Always guard against the tendency to believe that everyone within a given identity group believes the same way.
- Students will identify stereotypes they've experienced or heard
- Students will discuss how these stereotypes are not always true
- Students will identify specific ways to break down stereotypes
- 3x5 index cards for students
Stereotypes represent a belief or assumed knowledge of an entire group based on an experience with or information about a member or members of that group. It is an easy way of categorizing complex individuals.
Stereotyping often occurs because persistent messages are reinforced by family members, in places of worship, on school campuses and through the media. Stereotyping can be subconscious, where it subtly influences our decisions and actions, even in people who do not want to be biased.
A key component in the development of culturally responsive conflict resolutions models is developing tools to identify and break down stereotyping. Stereotypes can be broken. When we bring people together to open up and honestly share who they are, stereotypes begin to shatter. We discover that other people are not the mental picture created by our stereotype.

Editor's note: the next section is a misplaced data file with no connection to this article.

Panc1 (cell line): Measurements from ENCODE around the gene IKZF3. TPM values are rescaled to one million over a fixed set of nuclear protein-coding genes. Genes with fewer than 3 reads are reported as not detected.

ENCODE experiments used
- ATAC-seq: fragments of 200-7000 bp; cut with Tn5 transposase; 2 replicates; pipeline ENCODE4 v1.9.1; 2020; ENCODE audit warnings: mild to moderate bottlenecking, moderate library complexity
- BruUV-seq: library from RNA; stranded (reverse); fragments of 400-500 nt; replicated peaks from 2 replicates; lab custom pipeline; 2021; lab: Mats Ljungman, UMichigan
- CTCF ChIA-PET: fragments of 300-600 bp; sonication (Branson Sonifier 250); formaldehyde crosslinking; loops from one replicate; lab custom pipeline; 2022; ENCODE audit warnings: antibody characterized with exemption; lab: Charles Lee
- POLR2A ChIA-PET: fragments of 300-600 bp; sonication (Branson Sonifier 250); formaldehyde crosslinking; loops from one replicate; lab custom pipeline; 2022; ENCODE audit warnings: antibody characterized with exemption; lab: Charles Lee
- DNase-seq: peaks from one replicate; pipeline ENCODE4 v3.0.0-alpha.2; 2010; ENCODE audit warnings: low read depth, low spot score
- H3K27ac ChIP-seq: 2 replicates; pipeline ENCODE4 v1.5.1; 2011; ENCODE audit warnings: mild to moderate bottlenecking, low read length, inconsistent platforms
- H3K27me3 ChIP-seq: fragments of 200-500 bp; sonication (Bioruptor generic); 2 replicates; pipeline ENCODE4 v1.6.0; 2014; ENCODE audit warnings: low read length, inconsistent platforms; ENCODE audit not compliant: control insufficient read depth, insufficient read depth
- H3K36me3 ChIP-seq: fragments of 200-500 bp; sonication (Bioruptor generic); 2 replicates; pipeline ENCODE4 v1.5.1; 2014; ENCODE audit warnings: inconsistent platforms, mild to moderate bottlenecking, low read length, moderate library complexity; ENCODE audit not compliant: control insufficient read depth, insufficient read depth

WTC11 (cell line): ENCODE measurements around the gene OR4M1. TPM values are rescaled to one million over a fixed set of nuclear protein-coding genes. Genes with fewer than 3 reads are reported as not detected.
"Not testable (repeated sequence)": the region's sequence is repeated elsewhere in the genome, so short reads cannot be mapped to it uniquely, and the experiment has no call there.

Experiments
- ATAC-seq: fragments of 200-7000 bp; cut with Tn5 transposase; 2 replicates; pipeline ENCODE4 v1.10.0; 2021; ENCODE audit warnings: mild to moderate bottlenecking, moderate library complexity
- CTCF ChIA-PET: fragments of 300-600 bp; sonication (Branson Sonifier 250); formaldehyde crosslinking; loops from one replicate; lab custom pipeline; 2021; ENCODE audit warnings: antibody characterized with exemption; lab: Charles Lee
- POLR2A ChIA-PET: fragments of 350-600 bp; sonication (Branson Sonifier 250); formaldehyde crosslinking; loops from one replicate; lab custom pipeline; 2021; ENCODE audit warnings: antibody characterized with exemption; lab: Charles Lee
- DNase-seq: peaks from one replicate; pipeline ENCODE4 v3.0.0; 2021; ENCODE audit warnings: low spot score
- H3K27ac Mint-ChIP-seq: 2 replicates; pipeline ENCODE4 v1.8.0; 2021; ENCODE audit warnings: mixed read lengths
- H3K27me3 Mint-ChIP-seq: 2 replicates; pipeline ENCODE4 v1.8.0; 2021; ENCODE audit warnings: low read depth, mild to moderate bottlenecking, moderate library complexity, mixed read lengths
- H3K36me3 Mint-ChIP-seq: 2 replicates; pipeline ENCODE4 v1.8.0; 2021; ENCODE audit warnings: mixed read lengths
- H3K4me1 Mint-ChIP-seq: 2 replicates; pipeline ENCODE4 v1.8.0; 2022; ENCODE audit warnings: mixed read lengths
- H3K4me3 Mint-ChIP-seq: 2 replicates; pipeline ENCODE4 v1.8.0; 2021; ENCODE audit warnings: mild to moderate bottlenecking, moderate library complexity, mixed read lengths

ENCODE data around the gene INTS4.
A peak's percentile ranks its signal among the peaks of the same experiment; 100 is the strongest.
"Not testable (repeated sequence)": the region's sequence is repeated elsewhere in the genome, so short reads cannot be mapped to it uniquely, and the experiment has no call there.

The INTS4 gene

Distribute index cards and invite students to write down a stereotype they have heard about themselves or someone close to them.
Shuffle the cards and invite a few students to select one, read it aloud and talk about how they think a person would feel to be stereotyped in that manner.
Close by sharing ways to eliminate stereotypes or by developing class or club pledges where signers commit to ending stereotyping.
Discussion or writing prompts
1. How did it feel to share a way you have been stereotyped?
2. Did you hear a stereotype shared today that you once bought into? If so, what was it and why did you use it?
3. What are your ideas on eliminating stereotypes?